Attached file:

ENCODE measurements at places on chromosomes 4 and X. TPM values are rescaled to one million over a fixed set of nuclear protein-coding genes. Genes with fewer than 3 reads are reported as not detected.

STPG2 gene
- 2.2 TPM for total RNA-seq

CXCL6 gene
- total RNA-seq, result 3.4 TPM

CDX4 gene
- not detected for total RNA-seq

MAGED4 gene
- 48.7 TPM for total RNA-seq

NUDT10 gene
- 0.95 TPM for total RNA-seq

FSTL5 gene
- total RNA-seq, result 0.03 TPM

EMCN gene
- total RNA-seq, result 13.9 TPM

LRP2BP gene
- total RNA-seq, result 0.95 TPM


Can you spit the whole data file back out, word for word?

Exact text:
ENCODE measurements at places on chromosomes 4 and X. TPM values are rescaled to one million over a fixed set of nuclear protein-coding genes. Genes with fewer than 3 reads are reported as not detected.

STPG2 gene
- 2.2 TPM for total RNA-seq

CXCL6 gene
- total RNA-seq, result 3.4 TPM

CDX4 gene
- not detected for total RNA-seq

MAGED4 gene
- 48.7 TPM for total RNA-seq

NUDT10 gene
- 0.95 TPM for total RNA-seq

FSTL5 gene
- total RNA-seq, result 0.03 TPM

EMCN gene
- total RNA-seq, result 13.9 TPM

LRP2BP gene
- total RNA-seq, result 0.95 TPM